Clinical Citations: Comparing the features of invasive aspergillosis with and without neutropenia

November 1, 2006

Invasive aspergillosis is a common and often deadly infection in immunocompromised patients, such as neutropenic patients who are being treated for malignancies. Does it have similar features and outcomes in nonneutropenic patients? This study by Cornillet and colleagues provides some interesting answers.

Invasive aspergillosis is a common and often deadly infection in immunocompromised patients, such as neutropenic patients who are being treated for malignancies. Does it have similar features and outcomes in nonneutropenic patients? This study by Cornillet and colleagues provides some interesting answers.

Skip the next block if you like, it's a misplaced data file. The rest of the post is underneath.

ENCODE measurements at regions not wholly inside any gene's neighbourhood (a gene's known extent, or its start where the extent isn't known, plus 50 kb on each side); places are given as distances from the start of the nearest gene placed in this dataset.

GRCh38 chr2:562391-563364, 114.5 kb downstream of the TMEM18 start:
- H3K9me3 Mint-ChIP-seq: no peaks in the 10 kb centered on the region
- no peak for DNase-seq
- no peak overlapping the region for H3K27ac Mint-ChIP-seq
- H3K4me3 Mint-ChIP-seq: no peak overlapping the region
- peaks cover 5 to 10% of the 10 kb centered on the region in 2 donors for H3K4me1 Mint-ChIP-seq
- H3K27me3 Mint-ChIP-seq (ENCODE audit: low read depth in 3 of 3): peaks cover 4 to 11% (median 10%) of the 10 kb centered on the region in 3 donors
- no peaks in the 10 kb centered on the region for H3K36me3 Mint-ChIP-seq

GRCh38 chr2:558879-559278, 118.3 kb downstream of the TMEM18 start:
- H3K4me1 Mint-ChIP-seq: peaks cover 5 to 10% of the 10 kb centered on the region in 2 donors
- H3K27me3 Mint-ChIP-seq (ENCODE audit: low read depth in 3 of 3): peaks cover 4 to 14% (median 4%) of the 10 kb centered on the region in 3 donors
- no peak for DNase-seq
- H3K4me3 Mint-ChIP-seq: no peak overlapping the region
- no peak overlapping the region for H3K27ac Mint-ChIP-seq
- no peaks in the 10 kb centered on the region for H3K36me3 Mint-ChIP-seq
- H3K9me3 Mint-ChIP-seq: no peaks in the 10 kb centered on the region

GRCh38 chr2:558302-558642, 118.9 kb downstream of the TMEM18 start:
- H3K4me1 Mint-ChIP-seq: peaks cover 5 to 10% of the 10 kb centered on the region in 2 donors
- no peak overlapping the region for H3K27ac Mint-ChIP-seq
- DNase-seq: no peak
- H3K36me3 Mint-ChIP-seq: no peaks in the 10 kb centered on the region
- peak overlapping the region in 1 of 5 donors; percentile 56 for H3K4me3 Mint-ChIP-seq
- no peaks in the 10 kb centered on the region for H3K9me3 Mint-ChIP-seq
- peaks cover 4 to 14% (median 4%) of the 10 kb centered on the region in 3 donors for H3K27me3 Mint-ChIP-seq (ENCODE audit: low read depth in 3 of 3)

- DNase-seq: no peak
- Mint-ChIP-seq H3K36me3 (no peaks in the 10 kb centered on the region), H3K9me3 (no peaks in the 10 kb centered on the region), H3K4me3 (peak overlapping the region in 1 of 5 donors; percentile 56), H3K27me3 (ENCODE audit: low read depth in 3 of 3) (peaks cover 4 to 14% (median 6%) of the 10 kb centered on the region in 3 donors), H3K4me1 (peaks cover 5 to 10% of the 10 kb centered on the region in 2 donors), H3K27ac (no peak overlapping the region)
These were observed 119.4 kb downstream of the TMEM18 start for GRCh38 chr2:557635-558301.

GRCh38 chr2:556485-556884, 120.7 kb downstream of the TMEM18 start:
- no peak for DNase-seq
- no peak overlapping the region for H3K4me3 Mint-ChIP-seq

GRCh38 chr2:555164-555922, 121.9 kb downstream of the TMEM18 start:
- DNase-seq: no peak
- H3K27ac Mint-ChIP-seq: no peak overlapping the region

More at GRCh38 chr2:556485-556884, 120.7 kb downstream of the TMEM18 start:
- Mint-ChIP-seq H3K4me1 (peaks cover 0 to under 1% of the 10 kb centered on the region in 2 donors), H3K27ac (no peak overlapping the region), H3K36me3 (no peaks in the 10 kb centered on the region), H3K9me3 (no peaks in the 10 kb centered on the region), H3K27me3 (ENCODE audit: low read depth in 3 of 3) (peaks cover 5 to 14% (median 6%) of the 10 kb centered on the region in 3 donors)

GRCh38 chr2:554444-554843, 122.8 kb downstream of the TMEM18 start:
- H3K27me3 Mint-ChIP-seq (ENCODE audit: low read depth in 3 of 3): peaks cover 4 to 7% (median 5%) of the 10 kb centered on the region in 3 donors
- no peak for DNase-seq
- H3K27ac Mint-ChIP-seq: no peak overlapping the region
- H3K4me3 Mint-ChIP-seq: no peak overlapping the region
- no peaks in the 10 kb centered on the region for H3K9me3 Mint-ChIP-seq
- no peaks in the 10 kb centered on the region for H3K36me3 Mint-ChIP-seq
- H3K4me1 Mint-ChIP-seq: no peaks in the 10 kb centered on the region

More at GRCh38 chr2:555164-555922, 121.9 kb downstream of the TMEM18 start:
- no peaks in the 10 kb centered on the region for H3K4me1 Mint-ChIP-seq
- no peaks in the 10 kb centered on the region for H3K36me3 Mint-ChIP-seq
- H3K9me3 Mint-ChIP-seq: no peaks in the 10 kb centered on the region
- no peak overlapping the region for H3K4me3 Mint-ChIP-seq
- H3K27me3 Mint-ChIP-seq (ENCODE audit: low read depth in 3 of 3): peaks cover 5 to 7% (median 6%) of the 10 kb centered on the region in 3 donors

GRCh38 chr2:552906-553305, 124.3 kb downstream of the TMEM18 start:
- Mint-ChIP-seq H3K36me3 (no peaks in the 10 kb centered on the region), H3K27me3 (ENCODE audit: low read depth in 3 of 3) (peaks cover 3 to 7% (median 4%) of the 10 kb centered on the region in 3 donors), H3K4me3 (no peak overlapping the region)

They studied 88 patients with invasive aspergillosis (12 histologically proven, 52 probable, and 24 possible). The diagnosis was made in an intensive care unit in 47% of cases and in a hematology unit in 40%. Nearly 60% of the patients had neutropenia; most of these patients had hematologic or solid organ malignancies. The nonneutropenic patients had underlying conditions, such as chronic obstructive pulmonary disease, asthma, and rheumatoid arthritis, for which they were receiving corticosteroids.

The overall mortality rate was 71.5%. The mortality rate was significantly higher in nonneutropenic patients (89%) than in neutropenic patients (60%). The nonneutropenic patients were less likely to have symptoms of invasive aspergillosis and were more likely to have concomitant pneumonia caused by another pathogen.

The diagnostic sensitivity of antigenemia was the same for the 2 groups. However, bronchoalveolar lavage had greater diagnostic sensitivity in nonneutropenic patients.